The primary internal approach to handling no-shows is overbooking, a technique used by most capacity-constrained service industries. Restaurants have typically not used overbooking to offset no-shows, but have instead relied on walk-in business as a buffer-although this strategy works only if enough walk-ins arrive at the right time.

The key to a successful overbooking policy is to obtain accurate information on no-shows, cancellations, and walk-in guests so that managers can set levels of overbooking that maintain an acceptable level of customer service.

A manager can use simple mathematical models to develop appropriate overbooking policies by time of year, day of week, and time of day. A good overbooking policy balances the cost of unused tables with the cost of inconveniencing or displacing a party-bearing in mind that a guest denied a reserved table may not be especially forgiving.

Along that line, restaurants that use overbooking must develop good internal methods for selecting and handling displaced guests. Operators in other industries base their displacement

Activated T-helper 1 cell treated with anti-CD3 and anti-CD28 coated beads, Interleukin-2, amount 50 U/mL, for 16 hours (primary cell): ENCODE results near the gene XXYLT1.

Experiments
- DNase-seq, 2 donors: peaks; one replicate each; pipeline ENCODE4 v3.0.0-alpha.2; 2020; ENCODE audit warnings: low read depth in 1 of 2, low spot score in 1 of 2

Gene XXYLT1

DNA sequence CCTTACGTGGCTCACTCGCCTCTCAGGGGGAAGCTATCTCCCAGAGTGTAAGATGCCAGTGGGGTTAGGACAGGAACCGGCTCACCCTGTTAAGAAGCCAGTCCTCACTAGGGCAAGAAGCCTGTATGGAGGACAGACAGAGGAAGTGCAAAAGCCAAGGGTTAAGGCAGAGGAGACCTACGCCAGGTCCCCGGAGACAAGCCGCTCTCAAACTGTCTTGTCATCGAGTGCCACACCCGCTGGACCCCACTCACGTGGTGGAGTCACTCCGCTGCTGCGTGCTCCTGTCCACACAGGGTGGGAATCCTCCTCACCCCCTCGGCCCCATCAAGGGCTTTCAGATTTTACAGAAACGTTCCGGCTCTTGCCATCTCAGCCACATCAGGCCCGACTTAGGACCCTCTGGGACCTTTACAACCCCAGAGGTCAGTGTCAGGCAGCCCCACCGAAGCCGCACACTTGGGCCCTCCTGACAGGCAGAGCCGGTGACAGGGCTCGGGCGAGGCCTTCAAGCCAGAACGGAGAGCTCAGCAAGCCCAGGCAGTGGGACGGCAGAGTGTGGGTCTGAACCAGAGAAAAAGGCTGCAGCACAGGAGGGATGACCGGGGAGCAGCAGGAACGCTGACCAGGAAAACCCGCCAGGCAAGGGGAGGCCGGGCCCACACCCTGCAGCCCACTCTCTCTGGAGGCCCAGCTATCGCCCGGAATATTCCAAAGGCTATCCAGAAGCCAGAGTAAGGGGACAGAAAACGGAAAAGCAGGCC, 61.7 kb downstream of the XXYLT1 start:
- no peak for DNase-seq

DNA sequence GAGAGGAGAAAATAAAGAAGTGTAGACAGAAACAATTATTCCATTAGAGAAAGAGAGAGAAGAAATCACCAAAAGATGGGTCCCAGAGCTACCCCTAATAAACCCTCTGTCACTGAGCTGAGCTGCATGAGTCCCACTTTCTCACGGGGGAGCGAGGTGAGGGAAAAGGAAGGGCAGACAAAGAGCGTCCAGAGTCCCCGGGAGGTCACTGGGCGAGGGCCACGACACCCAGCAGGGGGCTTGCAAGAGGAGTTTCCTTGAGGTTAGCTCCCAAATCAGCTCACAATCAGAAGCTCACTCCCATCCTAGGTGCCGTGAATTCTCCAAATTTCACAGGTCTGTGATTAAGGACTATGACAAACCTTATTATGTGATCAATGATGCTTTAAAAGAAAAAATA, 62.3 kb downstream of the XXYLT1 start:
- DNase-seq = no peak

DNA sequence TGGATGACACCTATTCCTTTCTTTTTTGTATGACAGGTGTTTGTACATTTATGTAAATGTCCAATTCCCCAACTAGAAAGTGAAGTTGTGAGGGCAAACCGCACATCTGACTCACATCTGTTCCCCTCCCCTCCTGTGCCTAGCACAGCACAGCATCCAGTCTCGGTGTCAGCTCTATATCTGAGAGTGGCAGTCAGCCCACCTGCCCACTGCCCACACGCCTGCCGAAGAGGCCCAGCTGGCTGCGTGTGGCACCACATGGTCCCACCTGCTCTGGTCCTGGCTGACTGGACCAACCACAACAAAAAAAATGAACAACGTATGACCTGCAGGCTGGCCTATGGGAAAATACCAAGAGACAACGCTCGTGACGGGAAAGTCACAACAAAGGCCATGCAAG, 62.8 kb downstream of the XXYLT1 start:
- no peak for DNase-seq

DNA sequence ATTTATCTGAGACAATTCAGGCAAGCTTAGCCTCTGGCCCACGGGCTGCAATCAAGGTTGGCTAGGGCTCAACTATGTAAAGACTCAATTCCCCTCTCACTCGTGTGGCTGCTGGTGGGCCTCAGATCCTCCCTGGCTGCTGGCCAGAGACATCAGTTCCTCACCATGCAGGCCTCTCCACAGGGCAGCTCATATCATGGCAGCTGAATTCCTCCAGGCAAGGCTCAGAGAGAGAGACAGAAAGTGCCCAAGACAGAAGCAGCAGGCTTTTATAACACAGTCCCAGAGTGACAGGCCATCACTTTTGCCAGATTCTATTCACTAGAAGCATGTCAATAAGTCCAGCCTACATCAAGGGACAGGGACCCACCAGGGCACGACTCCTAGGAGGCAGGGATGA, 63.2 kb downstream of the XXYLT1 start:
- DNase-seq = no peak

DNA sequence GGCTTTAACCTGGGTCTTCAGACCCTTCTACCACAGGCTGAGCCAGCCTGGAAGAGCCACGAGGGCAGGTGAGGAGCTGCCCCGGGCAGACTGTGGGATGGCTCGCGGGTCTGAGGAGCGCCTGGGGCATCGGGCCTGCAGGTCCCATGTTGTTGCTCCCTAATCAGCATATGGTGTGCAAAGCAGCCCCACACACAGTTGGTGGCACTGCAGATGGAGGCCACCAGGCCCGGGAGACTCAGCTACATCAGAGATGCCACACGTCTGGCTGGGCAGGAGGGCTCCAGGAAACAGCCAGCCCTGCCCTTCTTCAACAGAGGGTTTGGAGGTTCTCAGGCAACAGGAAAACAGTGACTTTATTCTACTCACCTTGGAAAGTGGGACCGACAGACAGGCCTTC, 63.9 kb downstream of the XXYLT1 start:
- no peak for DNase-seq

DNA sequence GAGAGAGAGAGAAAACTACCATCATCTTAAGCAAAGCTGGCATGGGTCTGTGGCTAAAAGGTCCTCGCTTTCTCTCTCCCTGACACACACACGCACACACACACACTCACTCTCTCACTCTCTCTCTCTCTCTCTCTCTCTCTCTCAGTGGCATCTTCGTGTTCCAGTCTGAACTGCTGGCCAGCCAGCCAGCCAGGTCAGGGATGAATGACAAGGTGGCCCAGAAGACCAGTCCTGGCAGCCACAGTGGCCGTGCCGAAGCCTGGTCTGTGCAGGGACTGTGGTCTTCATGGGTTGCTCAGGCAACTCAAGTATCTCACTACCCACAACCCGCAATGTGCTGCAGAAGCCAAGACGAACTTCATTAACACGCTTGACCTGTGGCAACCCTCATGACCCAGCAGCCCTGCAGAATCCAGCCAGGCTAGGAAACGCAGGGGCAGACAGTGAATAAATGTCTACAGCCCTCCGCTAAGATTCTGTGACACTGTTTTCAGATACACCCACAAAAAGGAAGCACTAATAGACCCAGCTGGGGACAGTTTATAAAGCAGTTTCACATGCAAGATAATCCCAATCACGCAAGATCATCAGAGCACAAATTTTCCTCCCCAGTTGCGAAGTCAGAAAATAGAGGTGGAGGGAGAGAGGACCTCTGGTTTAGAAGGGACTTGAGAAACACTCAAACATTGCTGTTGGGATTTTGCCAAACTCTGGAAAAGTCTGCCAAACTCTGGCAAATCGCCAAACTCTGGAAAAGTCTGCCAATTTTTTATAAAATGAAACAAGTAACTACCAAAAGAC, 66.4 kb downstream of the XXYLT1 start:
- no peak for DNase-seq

decision on time of arrival, frequency of use, or perceived importance.

As I indicated above, credit card guarantees and deposits are external approaches to reservation management, as is calling customers to reconfirm reservations. Restaurants have long required a deposit for special meals, although the practice may meet with customer resistance during low-demand periods.

Similarly, many fine-dining restaurants in large cities have started to require a credit card guarantee for reservations on busy nights. Hotels and airlines have used guaranteed reservations for many years and have been able to reduce the number of no-shows.

One problem with credit-card guarantees in the restaurant industry, though, is that, unlike hoteliers who can require one night’s room rate to secure a reservation, restaurateurs lack knowledge on exactly how much the reserving party will spend on dinner and so cannot charge the specific price of the lost meal for no-shows.